Further along the circuit, there is a barn from Calhoun, Georgia. It was built in the early 1800s. On display are a Daniel Pratt cotton gin and many other farm tools. You may not be aware, but at one point Daniel Pratt Cotton Gin Manufactory was the largest cotton gin machinery factory in the world and supplied cotton gins to all cotton-producing countries.
Across from the barn is the Coach House, which was built here using antique timbers and handmade bricks. Both the Coach House and the barn feature several antique carriages.
Our final stop was the Davis House, formerly known as the Dickey House. It acts as the manor house of this makeshift plantation in Historic Square. The two-story house was built in the 1840s at Dickey, Georgia, on a one-thousand-acre plantation. The descendants of the original builder occupied its sixteen rooms until the house’s relocation to Stone Mountain in 1961.
And so ended our tour around a makeshift Georgian plantation from the 1800s. I didn’t grow up in the South, so I never saw these kinds of historic buildings and houses. Needless to say, it was really interesting to get some insight into another era, another world.
On the way back from Stone Mountain Park, we stopped in an area that my cousin had been really recommending to us all week, Buford Highway. The area is celebrated for its ethnic diversity and, consequently, the fantastic and diverse food options here. The more than 1,000 immigrant-owned businesses are owned by and patronised by a wide variety of ethnic groups, notably Korean, Mexican, Chinese, and Vietnamese, but also Indian, Bangladeshi, Central American, Somali, and Ethiopian.
So, needless to say, it was really difficult to pick a place for lunch! We landed at a Vietnamese place called Quoc Huong Banh Mi Fast Food. We shared a few dishes, including some banh mi sandwiches and a noodle bowl. Everything was delicious and so comforting!
For dessert, we stopped at a Chinese bakery, Sweet Hut. I love that Chinese bakeries pop up all over the world and never stray too far from the original model. We bought lots of treats and shared them as we drove on to our next destination. I really can see why Buford Highway is special and also lots of fun. If I lived here I would definitely make a point of trying every restaurant!
The day before my cousin’s wedding, we drove out with my Aunt Nancy to visit a town that is quite special to that side of the family, Athens, Georgia. It’s a college town, located a bit less than two hours east of Atlanta. A few members of my family and their extended family have gone to university here and worked here.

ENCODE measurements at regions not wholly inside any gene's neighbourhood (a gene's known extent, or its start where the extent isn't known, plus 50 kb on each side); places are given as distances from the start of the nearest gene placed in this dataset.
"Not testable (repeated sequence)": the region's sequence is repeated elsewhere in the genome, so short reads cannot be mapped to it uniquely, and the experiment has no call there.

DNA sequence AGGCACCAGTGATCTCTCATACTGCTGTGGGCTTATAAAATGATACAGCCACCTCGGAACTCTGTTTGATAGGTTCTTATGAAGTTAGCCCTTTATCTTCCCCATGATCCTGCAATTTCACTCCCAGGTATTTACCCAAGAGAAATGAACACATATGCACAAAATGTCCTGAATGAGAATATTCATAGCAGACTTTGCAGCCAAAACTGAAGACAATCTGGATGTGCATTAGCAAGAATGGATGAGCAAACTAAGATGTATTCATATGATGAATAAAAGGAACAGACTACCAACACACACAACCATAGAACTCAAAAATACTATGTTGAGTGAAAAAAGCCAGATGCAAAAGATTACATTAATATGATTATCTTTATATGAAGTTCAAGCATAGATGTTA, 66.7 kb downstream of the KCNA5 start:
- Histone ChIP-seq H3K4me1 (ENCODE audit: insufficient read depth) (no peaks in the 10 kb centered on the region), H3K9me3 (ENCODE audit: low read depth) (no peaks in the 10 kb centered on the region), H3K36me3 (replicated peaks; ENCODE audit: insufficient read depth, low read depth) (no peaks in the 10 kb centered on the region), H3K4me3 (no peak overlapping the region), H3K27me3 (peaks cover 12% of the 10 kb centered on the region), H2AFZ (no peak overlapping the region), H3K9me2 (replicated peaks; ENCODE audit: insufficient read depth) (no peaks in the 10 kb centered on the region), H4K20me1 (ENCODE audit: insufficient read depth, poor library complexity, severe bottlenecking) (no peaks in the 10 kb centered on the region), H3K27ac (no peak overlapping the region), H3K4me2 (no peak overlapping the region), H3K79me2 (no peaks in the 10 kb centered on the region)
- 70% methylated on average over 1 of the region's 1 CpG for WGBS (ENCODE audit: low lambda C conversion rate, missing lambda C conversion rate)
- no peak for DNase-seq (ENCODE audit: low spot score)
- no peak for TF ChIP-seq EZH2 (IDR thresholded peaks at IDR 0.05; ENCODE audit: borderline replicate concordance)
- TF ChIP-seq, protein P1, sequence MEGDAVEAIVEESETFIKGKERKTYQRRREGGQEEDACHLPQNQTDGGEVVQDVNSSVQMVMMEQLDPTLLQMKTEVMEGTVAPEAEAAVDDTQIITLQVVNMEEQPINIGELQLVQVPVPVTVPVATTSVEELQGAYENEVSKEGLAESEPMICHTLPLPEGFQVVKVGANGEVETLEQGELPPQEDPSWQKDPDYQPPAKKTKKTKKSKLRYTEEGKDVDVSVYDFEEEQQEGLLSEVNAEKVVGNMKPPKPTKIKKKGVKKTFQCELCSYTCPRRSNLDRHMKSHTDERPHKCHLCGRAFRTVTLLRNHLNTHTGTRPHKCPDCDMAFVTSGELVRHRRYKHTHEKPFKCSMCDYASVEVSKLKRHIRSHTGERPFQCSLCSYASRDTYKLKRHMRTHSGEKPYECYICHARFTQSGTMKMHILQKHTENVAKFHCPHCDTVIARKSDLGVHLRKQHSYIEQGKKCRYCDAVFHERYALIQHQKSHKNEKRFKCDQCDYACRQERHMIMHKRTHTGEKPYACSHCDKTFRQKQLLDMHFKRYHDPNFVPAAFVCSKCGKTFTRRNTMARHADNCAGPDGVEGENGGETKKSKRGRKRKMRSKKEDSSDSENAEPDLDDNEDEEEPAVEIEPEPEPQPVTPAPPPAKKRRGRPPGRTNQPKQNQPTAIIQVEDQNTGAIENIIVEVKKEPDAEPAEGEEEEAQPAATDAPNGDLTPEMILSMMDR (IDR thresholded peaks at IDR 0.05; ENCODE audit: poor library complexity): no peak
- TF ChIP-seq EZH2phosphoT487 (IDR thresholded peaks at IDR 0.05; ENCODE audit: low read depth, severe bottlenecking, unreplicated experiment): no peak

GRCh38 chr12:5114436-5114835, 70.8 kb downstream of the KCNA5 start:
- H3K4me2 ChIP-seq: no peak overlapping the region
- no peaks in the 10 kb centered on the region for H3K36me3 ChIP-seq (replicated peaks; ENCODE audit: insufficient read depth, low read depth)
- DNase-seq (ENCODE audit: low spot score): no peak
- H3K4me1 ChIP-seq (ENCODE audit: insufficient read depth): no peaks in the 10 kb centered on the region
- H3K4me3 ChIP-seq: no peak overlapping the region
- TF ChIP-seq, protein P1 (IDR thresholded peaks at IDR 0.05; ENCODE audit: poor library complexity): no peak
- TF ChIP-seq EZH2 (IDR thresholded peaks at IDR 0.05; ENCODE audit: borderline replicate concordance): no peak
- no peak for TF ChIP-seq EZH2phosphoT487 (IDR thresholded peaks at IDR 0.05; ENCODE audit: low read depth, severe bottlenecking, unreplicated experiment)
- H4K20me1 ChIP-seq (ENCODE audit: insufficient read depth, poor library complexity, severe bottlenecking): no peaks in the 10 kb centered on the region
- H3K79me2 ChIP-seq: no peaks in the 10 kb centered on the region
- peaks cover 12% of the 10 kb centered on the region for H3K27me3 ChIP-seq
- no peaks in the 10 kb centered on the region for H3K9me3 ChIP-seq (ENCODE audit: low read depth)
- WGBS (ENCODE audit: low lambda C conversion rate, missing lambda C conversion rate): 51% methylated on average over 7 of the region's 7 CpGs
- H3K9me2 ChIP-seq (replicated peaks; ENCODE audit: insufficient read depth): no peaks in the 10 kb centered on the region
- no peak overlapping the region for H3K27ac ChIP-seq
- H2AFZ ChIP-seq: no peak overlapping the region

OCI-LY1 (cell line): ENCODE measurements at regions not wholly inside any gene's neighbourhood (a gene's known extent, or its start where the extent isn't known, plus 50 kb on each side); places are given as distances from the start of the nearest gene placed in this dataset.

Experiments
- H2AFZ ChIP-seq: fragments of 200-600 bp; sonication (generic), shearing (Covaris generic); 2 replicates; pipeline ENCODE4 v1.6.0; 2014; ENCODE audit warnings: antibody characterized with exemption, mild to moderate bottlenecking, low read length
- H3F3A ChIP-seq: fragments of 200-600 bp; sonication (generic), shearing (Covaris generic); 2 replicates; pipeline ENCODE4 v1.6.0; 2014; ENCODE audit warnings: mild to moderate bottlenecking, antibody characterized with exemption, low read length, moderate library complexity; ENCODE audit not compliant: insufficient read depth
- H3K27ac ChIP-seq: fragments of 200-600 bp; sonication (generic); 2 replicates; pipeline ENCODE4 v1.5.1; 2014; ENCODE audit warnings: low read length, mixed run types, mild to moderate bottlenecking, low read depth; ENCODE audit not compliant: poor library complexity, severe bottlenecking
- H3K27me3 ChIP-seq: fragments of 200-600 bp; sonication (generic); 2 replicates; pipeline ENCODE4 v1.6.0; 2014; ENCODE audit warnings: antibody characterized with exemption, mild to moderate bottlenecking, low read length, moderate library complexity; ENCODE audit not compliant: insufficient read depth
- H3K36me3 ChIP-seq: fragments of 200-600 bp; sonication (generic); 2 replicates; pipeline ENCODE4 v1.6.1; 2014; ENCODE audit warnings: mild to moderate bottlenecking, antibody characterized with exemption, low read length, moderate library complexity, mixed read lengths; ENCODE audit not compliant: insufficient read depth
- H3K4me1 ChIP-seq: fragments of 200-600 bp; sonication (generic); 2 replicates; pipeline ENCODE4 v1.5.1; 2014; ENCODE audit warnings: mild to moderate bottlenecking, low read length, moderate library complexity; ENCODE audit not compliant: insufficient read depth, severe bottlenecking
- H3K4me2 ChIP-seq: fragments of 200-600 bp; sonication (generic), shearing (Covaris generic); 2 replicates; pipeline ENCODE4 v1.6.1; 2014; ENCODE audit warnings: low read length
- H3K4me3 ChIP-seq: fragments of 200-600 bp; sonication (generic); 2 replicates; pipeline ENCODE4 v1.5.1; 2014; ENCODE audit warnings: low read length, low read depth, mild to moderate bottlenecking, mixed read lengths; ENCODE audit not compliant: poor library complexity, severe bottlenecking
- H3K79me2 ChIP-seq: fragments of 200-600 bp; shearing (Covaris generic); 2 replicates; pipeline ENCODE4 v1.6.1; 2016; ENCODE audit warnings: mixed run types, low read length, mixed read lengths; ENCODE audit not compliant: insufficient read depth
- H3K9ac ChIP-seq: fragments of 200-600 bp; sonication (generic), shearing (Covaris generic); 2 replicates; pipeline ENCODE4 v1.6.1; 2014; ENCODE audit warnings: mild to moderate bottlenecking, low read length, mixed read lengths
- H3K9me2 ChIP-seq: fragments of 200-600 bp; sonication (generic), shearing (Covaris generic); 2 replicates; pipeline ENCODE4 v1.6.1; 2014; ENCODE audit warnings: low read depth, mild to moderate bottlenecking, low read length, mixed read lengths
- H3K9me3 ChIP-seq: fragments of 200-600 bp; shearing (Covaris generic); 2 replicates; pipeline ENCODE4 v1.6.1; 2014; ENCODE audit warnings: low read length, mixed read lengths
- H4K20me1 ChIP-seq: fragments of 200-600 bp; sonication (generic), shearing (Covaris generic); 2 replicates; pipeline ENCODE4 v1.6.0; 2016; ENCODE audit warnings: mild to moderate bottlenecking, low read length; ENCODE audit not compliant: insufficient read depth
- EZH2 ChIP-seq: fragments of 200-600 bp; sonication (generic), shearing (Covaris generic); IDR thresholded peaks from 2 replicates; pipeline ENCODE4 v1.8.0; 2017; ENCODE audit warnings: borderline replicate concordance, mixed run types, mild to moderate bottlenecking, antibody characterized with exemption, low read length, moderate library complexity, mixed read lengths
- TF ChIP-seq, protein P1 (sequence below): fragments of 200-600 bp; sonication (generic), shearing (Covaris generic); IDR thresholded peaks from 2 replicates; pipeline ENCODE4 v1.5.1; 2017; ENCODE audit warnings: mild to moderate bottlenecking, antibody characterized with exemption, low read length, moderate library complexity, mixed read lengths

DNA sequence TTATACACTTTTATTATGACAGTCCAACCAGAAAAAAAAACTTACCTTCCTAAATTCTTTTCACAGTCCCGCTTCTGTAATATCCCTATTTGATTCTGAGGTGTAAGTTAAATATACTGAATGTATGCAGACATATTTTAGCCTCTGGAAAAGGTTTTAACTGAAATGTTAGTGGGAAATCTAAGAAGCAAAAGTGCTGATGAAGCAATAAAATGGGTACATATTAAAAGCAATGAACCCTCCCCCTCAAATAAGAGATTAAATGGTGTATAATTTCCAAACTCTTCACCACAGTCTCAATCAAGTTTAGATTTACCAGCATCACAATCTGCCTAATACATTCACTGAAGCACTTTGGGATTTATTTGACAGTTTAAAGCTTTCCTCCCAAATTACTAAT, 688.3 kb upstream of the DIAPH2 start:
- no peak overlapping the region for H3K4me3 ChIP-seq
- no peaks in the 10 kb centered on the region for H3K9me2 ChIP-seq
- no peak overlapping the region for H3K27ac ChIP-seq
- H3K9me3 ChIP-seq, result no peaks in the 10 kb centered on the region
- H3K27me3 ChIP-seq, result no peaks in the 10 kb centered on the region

Athens is not just any college town, it’s one with a vibrant music scene. Major music acts associated with Athens include numerous alternative rock bands such as R.E.M., the B-52’s, Widespread Panic, Drive-By Truckers, of Montreal, Neutral Milk Hotel, and Harvey Milk.
I also was finally able to visit a pub that’s very important to my extended family called The Globe. It’s an Irish-style pub with British/Irish fare and drinks. It first opened in 1989, and upon visiting it’s clear that patrons truly love this place. It was named one of the Best Bars in America by Esquire magazine, in October 2007, so it’s not random that this bar is special!
The Globe has even been featured at the cinema. It’s heavily featured in a romantic scene between Adams and Timberlake’s characters in the film, “Trouble with the Curve”. The scene shows many of the bar’s employees, as well as friends, like some of my family members! We had lunch and met my family’s cousins (on the other side) and it was a lot of fun to learn about this wonderful place.
And then finally, the wedding day arrived! It was so lovely to see almost all my extended family all dressed up and celebrating a wonderful life event. The wedding was hosted in a lovely farmhouse-style venue with lovely gardens. We ate (and drank!) well, and partied well too. And of course, I’m very happy for my cousin and her family.
The next day, it was time for Victor and me to say goodbye to my family and get ourselves to the airport to get back home to London. I’m so grateful that Victor could come with me and meet my family, and spend a week getting to know the place I spent so many summers. People often joke about Southern hospitality and sweetness, but my family has taught me that it is always more effective to be polite and flattering than to be hostile or demanding. Indeed, you can catch more flies with honey than vinegar.
Have you visited the state of Georgia before? What do you think about this part of the USA?